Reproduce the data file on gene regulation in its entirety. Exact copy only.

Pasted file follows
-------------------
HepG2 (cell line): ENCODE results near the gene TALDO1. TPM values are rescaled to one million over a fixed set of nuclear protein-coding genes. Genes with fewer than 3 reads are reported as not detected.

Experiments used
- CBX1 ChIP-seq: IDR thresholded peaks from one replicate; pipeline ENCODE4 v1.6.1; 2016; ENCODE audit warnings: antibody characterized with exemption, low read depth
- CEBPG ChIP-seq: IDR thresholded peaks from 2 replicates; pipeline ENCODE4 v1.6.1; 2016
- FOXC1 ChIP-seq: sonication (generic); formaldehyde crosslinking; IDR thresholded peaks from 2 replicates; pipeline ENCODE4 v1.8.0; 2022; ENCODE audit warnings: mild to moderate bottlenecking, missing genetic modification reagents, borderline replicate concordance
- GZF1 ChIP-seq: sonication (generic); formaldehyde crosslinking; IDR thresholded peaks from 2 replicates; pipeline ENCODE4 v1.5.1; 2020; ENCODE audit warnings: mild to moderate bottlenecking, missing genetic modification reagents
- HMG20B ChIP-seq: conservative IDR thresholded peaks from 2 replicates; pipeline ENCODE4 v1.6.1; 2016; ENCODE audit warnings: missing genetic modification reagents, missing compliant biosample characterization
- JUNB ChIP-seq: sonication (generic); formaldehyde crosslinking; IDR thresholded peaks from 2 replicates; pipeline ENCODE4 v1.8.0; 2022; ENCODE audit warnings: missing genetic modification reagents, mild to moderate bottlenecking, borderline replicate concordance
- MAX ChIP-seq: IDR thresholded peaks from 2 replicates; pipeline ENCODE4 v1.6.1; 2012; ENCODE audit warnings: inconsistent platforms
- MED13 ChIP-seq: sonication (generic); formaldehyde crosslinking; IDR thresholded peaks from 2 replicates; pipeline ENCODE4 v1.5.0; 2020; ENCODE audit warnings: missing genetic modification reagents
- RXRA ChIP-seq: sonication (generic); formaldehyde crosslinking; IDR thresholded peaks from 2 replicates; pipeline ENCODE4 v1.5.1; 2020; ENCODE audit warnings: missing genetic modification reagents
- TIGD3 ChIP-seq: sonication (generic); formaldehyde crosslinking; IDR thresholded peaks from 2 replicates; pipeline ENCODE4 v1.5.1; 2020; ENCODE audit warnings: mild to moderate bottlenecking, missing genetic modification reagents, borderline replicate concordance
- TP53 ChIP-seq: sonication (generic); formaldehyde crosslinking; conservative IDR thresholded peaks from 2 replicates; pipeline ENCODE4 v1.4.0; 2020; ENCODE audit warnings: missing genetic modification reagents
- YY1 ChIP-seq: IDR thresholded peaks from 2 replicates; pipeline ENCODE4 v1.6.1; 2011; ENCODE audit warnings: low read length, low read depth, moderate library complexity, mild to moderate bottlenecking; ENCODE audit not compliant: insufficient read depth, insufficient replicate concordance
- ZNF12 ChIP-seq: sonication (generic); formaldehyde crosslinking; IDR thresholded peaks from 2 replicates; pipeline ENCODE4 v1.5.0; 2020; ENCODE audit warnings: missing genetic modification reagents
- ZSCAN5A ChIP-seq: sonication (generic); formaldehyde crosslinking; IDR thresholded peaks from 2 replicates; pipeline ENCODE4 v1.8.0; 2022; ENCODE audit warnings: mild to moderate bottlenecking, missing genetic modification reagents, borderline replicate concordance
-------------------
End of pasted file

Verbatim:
HepG2 (cell line): ENCODE results near the gene TALDO1. TPM values are rescaled to one million over a fixed set of nuclear protein-coding genes. Genes with fewer than 3 reads are reported as not detected.

Experiments used
- CBX1 ChIP-seq: IDR thresholded peaks from one replicate; pipeline ENCODE4 v1.6.1; 2016; ENCODE audit warnings: antibody characterized with exemption, low read depth
- CEBPG ChIP-seq: IDR thresholded peaks from 2 replicates; pipeline ENCODE4 v1.6.1; 2016
- FOXC1 ChIP-seq: sonication (generic); formaldehyde crosslinking; IDR thresholded peaks from 2 replicates; pipeline ENCODE4 v1.8.0; 2022; ENCODE audit warnings: mild to moderate bottlenecking, missing genetic modification reagents, borderline replicate concordance
- GZF1 ChIP-seq: sonication (generic); formaldehyde crosslinking; IDR thresholded peaks from 2 replicates; pipeline ENCODE4 v1.5.1; 2020; ENCODE audit warnings: mild to moderate bottlenecking, missing genetic modification reagents
- HMG20B ChIP-seq: conservative IDR thresholded peaks from 2 replicates; pipeline ENCODE4 v1.6.1; 2016; ENCODE audit warnings: missing genetic modification reagents, missing compliant biosample characterization
- JUNB ChIP-seq: sonication (generic); formaldehyde crosslinking; IDR thresholded peaks from 2 replicates; pipeline ENCODE4 v1.8.0; 2022; ENCODE audit warnings: missing genetic modification reagents, mild to moderate bottlenecking, borderline replicate concordance
- MAX ChIP-seq: IDR thresholded peaks from 2 replicates; pipeline ENCODE4 v1.6.1; 2012; ENCODE audit warnings: inconsistent platforms
- MED13 ChIP-seq: sonication (generic); formaldehyde crosslinking; IDR thresholded peaks from 2 replicates; pipeline ENCODE4 v1.5.0; 2020; ENCODE audit warnings: missing genetic modification reagents
- RXRA ChIP-seq: sonication (generic); formaldehyde crosslinking; IDR thresholded peaks from 2 replicates; pipeline ENCODE4 v1.5.1; 2020; ENCODE audit warnings: missing genetic modification reagents
- TIGD3 ChIP-seq: sonication (generic); formaldehyde crosslinking; IDR thresholded peaks from 2 replicates; pipeline ENCODE4 v1.5.1; 2020; ENCODE audit warnings: mild to moderate bottlenecking, missing genetic modification reagents, borderline replicate concordance
- TP53 ChIP-seq: sonication (generic); formaldehyde crosslinking; conservative IDR thresholded peaks from 2 replicates; pipeline ENCODE4 v1.4.0; 2020; ENCODE audit warnings: missing genetic modification reagents
- YY1 ChIP-seq: IDR thresholded peaks from 2 replicates; pipeline ENCODE4 v1.6.1; 2011; ENCODE audit warnings: low read length, low read depth, moderate library complexity, mild to moderate bottlenecking; ENCODE audit not compliant: insufficient read depth, insufficient replicate concordance
- ZNF12 ChIP-seq: sonication (generic); formaldehyde crosslinking; IDR thresholded peaks from 2 replicates; pipeline ENCODE4 v1.5.0; 2020; ENCODE audit warnings: missing genetic modification reagents
- ZSCAN5A ChIP-seq: sonication (generic); formaldehyde crosslinking; IDR thresholded peaks from 2 replicates; pipeline ENCODE4 v1.8.0; 2022; ENCODE audit warnings: mild to moderate bottlenecking, missing genetic modification reagents, borderline replicate concordance